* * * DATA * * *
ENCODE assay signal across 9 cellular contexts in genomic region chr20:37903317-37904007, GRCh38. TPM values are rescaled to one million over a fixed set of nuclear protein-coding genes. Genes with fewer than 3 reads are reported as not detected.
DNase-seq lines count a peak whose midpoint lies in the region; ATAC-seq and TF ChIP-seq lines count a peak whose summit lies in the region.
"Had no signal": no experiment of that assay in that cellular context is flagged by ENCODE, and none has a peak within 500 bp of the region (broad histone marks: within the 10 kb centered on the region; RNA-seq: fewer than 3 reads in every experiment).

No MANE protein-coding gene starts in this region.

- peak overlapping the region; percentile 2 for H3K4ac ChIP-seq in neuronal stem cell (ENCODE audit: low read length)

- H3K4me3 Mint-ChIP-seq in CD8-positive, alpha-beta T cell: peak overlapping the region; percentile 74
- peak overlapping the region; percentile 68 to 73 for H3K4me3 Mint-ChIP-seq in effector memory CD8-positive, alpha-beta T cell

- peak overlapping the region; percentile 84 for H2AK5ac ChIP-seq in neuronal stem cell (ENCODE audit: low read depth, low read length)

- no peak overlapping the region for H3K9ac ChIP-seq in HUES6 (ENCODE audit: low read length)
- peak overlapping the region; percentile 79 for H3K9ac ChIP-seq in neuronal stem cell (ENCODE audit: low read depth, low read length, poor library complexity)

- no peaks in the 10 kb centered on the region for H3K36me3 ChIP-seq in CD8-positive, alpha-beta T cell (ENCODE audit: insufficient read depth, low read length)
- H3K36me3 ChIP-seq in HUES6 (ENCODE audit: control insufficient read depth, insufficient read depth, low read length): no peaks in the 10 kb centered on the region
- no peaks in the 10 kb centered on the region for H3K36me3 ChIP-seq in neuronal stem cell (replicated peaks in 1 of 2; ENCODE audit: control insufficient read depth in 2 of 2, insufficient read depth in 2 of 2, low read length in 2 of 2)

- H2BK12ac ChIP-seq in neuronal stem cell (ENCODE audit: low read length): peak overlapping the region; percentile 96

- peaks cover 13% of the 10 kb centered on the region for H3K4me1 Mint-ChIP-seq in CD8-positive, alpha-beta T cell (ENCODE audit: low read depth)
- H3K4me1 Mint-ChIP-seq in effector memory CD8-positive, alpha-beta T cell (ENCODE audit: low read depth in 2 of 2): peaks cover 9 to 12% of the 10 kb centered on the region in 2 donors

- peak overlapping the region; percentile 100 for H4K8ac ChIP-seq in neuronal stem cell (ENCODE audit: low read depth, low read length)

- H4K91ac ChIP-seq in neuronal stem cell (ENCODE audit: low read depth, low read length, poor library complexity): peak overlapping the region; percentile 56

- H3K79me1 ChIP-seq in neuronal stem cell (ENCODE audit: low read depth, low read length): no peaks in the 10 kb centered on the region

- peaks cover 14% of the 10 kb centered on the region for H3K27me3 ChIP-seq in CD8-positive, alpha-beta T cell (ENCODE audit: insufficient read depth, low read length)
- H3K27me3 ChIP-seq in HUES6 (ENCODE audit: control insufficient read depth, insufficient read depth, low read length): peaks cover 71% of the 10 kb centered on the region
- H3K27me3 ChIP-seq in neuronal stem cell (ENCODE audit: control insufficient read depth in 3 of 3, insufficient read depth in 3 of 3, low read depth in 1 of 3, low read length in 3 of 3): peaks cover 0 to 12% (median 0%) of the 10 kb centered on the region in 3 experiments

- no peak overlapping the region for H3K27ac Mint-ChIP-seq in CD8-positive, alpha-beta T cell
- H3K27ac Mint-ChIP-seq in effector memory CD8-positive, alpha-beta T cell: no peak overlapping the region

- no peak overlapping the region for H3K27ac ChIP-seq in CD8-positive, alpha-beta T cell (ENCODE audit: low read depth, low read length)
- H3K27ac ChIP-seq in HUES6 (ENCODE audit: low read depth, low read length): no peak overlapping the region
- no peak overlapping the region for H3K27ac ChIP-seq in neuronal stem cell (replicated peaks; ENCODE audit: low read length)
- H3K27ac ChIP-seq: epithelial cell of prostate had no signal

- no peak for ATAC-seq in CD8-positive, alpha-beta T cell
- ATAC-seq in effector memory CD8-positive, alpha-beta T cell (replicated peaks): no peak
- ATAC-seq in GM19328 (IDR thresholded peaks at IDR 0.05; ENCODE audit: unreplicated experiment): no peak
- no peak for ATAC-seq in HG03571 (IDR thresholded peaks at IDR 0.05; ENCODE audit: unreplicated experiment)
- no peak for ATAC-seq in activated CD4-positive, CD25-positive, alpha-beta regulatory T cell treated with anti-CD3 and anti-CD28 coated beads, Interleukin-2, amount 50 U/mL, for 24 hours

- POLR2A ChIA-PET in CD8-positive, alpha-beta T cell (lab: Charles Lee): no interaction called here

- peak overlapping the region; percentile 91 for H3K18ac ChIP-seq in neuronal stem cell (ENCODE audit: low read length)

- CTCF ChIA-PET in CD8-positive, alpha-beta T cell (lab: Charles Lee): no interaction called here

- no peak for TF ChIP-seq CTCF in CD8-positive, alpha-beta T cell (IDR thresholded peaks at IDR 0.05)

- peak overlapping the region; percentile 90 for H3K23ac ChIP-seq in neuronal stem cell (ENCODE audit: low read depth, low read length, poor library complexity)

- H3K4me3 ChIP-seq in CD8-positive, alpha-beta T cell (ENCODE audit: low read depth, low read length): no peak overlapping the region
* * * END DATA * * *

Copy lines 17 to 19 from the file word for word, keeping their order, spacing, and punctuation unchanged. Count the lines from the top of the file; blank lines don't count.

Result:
- peak overlapping the region; percentile 100 for H4K8ac ChIP-seq in neuronal stem cell (ENCODE audit: low read depth, low read length)

- H4K91ac ChIP-seq in neuronal stem cell (ENCODE audit: low read depth, low read length, poor library complexity): peak overlapping the region; percentile 56

- H3K79me1 ChIP-seq in neuronal stem cell (ENCODE audit: low read depth, low read length): no peaks in the 10 kb centered on the region